Saturday, October 9, 2010

Bluefin Tuna Off of Cape Cod, MASS

*Warning, Picture Heavy...Sorry*

Just a recap, I entered a Fishing Videos Contest on a rival site, and was fortunate enough to win the contest!
Prize being:
2 12hr days of fishing aboard the FORTUNA for Giant Blue fin Tuna
3 nights stay at the Scituate Harbor Inn.
...all i had to do was get there. ...Not a problem!

Our journey began as my brother and I flew in to Salt Lake City, where we had a 45 minute layover. We darted into the airport bar to check scores and have a cervesa. We had to try to pint of the local, Utah, of all places , Polygamy Porter, "Why Have Just One!"



After our plane arrived in Boston, we made our way to a commuter train that took us out to the coastal town of Scituate. {sit - chew - it}



There, we met up with our guide, Greg Sears of Mass Bay Guides.
On our way to the hotel, he took us on a little tour through the town and showed us the area.



It is a small, one-road town (practically), but gets pretty packed in the summers.



We drove by the marina, where Greg pointed out his fleet of boats,





The FORTUNA was our boat both days. This is a tuna killin machine!



as well as some of the other nice ones in the tuna hunt.



One of the boats he pointed out was on the Lobstermen show on TV.



Another boat there is on the Swords show.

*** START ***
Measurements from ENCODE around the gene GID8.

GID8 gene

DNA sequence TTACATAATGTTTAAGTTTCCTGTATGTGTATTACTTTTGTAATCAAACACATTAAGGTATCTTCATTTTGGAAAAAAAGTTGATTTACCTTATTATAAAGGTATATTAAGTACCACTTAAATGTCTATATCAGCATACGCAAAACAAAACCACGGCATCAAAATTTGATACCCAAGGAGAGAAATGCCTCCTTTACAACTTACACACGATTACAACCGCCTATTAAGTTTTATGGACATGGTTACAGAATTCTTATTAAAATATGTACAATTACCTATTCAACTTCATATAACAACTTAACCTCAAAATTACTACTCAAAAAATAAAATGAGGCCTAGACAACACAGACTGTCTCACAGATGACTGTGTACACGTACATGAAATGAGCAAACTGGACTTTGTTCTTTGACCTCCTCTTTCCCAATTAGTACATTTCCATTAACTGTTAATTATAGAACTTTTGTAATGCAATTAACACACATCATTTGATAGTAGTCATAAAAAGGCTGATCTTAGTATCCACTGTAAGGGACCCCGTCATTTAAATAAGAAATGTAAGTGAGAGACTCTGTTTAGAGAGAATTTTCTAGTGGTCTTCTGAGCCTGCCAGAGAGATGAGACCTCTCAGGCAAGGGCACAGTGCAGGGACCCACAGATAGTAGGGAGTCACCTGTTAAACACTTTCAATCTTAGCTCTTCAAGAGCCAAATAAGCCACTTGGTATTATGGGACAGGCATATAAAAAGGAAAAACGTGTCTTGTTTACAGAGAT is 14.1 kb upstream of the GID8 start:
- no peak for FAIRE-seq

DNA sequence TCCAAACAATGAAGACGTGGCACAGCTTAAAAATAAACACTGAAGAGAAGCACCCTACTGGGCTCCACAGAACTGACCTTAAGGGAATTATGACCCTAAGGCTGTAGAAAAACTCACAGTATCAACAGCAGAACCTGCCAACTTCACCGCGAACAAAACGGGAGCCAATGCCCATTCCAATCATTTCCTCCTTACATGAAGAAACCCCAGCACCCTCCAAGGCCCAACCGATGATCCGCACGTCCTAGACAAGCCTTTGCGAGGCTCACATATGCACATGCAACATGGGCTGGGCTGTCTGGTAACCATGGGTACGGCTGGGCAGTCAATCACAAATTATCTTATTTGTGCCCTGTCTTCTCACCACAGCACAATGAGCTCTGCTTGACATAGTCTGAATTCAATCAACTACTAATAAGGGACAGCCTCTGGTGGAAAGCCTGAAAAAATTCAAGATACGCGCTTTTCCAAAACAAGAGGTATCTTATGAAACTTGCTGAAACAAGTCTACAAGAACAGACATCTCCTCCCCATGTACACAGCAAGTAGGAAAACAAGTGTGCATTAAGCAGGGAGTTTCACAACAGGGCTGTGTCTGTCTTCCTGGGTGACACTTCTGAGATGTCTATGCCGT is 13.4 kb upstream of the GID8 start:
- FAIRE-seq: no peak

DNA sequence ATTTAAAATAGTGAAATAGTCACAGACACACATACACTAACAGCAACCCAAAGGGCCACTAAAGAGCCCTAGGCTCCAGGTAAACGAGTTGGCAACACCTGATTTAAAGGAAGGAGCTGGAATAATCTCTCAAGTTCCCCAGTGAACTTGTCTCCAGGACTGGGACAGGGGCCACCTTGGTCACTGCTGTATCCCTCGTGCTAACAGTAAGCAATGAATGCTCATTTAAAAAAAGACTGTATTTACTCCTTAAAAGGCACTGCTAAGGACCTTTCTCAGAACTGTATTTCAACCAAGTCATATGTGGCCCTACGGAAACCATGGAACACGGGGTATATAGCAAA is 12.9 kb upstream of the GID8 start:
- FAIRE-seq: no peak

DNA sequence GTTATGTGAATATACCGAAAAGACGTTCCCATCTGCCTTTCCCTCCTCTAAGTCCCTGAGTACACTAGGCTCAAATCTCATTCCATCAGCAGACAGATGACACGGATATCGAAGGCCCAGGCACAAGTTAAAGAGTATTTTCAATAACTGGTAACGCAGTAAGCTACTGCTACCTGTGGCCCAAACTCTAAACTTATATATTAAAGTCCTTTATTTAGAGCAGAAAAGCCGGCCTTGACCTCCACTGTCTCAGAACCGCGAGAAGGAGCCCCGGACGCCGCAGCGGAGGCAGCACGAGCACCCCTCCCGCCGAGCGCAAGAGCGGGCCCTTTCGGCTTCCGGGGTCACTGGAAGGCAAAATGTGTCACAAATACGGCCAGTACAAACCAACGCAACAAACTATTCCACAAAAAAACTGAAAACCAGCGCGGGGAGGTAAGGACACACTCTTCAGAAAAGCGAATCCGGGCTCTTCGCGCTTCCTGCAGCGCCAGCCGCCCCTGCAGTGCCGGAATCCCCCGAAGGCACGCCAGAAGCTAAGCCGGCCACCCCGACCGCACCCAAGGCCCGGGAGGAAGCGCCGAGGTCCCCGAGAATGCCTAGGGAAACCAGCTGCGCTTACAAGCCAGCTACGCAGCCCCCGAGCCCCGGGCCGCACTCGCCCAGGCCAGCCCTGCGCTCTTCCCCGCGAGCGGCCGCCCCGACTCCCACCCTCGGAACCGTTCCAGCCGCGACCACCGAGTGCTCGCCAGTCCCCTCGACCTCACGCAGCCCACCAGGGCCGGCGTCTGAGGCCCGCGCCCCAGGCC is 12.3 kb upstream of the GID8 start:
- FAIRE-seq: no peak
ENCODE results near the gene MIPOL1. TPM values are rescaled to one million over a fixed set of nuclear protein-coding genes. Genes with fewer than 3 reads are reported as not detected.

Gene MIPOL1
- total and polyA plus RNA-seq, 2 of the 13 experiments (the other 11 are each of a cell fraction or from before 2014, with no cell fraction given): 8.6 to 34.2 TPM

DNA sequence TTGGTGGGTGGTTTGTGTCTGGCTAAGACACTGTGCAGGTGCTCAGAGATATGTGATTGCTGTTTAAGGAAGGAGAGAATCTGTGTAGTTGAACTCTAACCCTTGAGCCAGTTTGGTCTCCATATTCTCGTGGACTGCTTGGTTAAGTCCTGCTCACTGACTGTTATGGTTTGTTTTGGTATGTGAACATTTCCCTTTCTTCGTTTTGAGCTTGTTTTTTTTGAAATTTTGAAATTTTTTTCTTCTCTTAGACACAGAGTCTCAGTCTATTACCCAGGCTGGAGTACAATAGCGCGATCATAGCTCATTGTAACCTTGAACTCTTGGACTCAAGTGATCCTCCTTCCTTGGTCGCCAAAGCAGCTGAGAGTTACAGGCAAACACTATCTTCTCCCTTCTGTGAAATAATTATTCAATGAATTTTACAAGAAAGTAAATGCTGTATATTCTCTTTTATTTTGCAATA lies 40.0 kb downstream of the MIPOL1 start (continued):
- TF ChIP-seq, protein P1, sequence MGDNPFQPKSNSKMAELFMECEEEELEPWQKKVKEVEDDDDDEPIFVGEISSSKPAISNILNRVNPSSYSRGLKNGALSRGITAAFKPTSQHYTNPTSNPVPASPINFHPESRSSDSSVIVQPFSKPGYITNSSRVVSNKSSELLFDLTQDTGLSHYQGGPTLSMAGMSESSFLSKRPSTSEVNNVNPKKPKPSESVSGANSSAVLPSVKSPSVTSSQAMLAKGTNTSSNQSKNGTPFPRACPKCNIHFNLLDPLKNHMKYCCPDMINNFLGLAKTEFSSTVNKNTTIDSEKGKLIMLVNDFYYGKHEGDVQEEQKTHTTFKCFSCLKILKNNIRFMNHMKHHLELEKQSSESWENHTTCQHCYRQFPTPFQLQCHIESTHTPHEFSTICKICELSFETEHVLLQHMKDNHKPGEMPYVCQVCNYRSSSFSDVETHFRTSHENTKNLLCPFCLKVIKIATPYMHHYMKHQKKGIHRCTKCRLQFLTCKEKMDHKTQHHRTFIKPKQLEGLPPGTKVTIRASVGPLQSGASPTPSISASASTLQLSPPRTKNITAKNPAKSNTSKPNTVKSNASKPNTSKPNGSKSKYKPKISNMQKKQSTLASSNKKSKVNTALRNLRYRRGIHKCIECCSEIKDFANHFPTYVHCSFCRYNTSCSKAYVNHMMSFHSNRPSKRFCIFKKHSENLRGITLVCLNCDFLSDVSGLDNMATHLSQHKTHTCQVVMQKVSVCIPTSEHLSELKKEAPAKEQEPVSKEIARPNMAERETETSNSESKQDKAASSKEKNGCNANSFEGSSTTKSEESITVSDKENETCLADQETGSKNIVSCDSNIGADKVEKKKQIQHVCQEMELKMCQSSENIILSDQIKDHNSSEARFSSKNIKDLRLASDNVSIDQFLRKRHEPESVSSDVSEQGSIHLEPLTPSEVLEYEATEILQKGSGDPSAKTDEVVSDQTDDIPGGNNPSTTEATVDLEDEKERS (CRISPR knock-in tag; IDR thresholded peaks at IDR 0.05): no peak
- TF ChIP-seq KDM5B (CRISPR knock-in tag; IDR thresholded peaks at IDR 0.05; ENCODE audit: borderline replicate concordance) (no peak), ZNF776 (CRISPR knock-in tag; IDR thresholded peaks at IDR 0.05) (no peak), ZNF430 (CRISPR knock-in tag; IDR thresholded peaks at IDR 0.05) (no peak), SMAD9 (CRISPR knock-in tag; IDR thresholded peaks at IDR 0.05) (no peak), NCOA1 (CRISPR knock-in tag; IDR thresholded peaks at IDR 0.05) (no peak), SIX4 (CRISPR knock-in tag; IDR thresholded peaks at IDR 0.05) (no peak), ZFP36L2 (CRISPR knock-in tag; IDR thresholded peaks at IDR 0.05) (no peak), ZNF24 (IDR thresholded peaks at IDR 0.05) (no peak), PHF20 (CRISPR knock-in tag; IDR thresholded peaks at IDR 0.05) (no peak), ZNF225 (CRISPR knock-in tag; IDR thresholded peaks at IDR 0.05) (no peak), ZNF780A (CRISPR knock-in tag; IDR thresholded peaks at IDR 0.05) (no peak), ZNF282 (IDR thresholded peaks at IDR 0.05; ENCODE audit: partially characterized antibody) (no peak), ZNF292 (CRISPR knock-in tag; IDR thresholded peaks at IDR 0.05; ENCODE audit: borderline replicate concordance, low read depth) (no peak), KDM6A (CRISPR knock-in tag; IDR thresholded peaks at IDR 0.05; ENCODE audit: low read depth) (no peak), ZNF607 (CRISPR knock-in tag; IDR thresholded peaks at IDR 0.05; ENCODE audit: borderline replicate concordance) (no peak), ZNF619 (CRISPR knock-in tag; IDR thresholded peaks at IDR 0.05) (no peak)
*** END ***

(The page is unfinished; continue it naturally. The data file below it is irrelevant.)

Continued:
We drove out by the lighthouse, and he showed us some nice houses right along the water.



He mentioned these houses get destroyed or partially wiped out about every 5 years. Not to mention, they can't get insurance out there, so they refuse to leave, and instead, just pay to fix it each big storm. I mean, their streets get washed away, large boulders from the jetty crash through the houses, and onto the roads. ...Amazing when people have enough money to just keep fixing and living.. They must want that property pretty bad! (But I don't blame them, the other 4 1/2 yrs! )



We met some lobstermen and other fishermen in the local sports bar who had some great stories, and made for some great info/entertainment!
Down on the docks, I saw a couple older gentlemen enjoying the afternoon, catching smelt....1 at a time. Probably caught one every couple mins. But hey! I could tell they were having a great time doing it!





We stayed at the right across the street from the harbor at a nice little hotel.





We had a Great view from our window, looking out over the harbor and the lighthouse.



Most of the boats had already pulled out for the winter, but there were still a few left tied up on the water.



The fall colors were starting to turn and made the place look even better.




DAY 1:

The next morning, we met up with Greg and his Mate, Cory, at the boat before sunrise.



Once light, we headed out. In Oregon we watch for crab pot bouys, but the amount of lobster pot bouys out there multiply in terms of how many there are. These guys have to go through a mine field everyday. The week before, and even the past few days leading up to the days we fished, were rough, 10-14' seas, so the boats didn't get out. Therefore, we'd be trolling to start the day. I've never used bars this big before!